Can celebrities influence public health?
When social media influencers talk, people listen. Users with large followings sell products, push crowdfunding campaigns over the finish line, sell tickets to events, or just spread their own personal viewpoints.
While some of those posts may be harmless fun, posts about medical information on social media deserve careful scrutiny, and users — especially people with large followings — have a responsibility to ensure what they’re sharing is accurate.
Rapper Nicki Minaj made headlines last month for tweeting she wouldn’t attend the Met Gala because of its requirement for guests to be vaccinated; she later shared a now-debunked story about an unnamed cousin’s friend in Trinidad who was dumped just before his wedding after his testicles became swollen as a result of getting vaccinated. Despite its lack of truth, her fans have backed Minaj for the posts.
“What the fiasco has made clear is the troubling intersection of entertainment and political tribalism, highlighting a culture where cults of personality reign and critical thinking is discouraged,” Sarah R. Olutola, an assistant professor of English at Lakehead University, wrote after the tweet garnered headlines.
This is a worrying trend, and readers must be careful to view posts on social media with an appropriate grain of salt, since the onus is on users to share truthful information. In fact, warnings and fact-checking after posts go live can only go so far, since some people assume everything without a misinformation warning must therefore be true.
Social media has brought incredible new ways to connect across the world, but it has also created new ways for misinformation to spread faster than ever, super-charged by the massive platforms wielded by the sites’ biggest users.
Take vaccine misinformation as an example. A 2018 study published in the American Journal of Public Health looked at 1.8 million tweets sent between 2014 and 2017 and found many attempting to sow vaccine-related discord came from various foreign troll accounts.
“Health communications have become ‘weaponized’: public health issues, such as vaccination, are included in attempts to spread misinformation and disinformation by foreign powers,” the authors, led by David A. Broniatowski of The George Washington University, wrote. They noted that these troll accounts and Twitter bots posted about vaccines far more than the average user.
“Such strategies may undermine the public health,” the authors wrote.
Indeed, online misinformation can have real-world health consequences: A recent study found exposure to vaccine misinformation could reduce the reader’s willingness to get vaccinated by as much as 8.8 percent.
Users with large followings online have been harnessing their accounts to spread misinformation about COVID-19 vaccines. For example, a recent report by the Center for Countering Digital Hate concluded about 65% of all vaccine misinformation could be tied back to a dozen influential users — people like Robert F. Kennedy.
But negative social media posts about vaccines go even further back: In 2013, Penn State researchers foundtweets about the 2009 H1N1 swine flu vaccine spread much faster when they were negative — especially when users found themselves in an echo chamber of anti-vaccine sentiment.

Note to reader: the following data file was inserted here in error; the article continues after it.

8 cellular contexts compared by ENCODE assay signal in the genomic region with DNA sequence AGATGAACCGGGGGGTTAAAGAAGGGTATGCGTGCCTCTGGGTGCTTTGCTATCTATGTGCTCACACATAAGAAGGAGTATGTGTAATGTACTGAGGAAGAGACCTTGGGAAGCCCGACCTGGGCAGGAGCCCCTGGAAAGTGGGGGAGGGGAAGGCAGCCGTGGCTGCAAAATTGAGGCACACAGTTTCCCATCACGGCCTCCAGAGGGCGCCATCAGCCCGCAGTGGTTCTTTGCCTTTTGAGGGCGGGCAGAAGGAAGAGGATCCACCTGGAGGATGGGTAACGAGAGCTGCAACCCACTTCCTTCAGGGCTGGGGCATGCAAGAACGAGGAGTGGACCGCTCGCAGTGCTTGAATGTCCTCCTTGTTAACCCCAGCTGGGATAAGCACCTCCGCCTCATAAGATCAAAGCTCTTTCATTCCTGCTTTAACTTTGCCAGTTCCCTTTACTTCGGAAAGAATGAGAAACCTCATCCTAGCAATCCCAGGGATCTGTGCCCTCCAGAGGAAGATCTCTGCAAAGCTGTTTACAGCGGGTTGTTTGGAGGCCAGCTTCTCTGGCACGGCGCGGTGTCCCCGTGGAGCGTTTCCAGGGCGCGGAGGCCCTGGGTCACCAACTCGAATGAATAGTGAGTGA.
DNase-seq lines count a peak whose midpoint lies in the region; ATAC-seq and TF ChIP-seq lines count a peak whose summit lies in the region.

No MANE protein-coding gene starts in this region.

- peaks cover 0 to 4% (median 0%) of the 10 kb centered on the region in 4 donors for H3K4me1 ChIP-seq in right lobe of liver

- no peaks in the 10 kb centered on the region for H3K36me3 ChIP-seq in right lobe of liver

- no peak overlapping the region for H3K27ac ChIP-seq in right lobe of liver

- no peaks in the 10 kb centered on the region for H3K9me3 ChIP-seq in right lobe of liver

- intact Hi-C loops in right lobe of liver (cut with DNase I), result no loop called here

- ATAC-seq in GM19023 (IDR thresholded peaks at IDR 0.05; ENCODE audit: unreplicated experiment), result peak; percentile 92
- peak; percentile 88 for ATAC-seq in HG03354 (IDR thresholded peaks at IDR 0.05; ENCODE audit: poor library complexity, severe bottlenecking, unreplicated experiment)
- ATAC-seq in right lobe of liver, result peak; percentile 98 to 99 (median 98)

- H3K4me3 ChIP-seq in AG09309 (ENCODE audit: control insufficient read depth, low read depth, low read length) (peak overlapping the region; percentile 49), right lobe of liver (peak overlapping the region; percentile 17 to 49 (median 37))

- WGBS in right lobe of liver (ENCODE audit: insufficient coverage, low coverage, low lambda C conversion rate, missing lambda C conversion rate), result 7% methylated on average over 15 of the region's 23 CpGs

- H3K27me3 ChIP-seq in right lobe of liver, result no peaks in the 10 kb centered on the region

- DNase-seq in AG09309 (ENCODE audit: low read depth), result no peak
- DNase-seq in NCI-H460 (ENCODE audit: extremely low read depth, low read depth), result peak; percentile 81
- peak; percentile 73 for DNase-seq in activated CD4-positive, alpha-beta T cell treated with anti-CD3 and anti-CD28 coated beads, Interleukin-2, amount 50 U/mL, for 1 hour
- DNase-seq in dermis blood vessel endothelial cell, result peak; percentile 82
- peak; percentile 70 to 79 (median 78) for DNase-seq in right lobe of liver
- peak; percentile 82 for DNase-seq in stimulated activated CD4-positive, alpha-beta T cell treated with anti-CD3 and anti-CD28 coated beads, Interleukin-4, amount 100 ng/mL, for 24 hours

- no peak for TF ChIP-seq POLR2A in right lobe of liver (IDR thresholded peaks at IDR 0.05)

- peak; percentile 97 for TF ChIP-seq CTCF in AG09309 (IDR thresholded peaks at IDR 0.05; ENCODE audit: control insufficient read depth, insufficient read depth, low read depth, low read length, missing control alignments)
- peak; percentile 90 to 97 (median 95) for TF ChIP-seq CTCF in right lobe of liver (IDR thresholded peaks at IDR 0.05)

Social media platforms have been designed from the start to draw on the deepest parts of our psychology to keep us engaged — for instance, “likes” trigger our brains to release dopamine, rewarding whatever behavior led us to gain those likes. And the people running social media platforms know full well the powerful impact their sites can have, both positive and negative. Recent reporting from the Wall Street Journal has shownFacebook executives are well aware of the harm Instagram has on the way teen girls see their own bodies.
Psychology research must also be tapped, then, when planning a response to misinformation on social media. In research published last October in the American Journal of Public Health, Wen-Ying Sylvia Chou, Anna Gaysynsky and Joseph N. Cappella said certain factors, like a lack of access to good health information, may influence how likely someone is to be swayed by a given post. They also said the best way to respond to misinformation will likely vary from situation to situation.
“An approach centered on simply providing evidence-based health messages or broadly debunking misinformation will likely be insufficient,” they wrote. “Interdisciplinary research is needed to develop additional strategies and identify the optimal timing, manner, and forum for responding to misinformation.”
The simplest solution is to head off misinformation before it happens, and that means calling for influencers to use their platforms carefully, and post factual information from which people can make their own decisions with.
Minaj was silent for more than three weeks after the tweet but is back now, promoting her verse on the British singer Jesy Nelson’s latest release. Is the damage done, or can she continue to use her platform to educate her followers? What should she do so?
Adapted from a post written in collaboration with Dr. Jack Turban published in Psychology Today, Can Celebrities Be Our Secret Weapon Against COVID-19?
Jack Turban MD (@jack_turban) is a fellow in child and adolescent psychiatry at Stanford University School of Medicine. His writing has appeared in Scientific American, The New York Times, and The Washington Post, among others.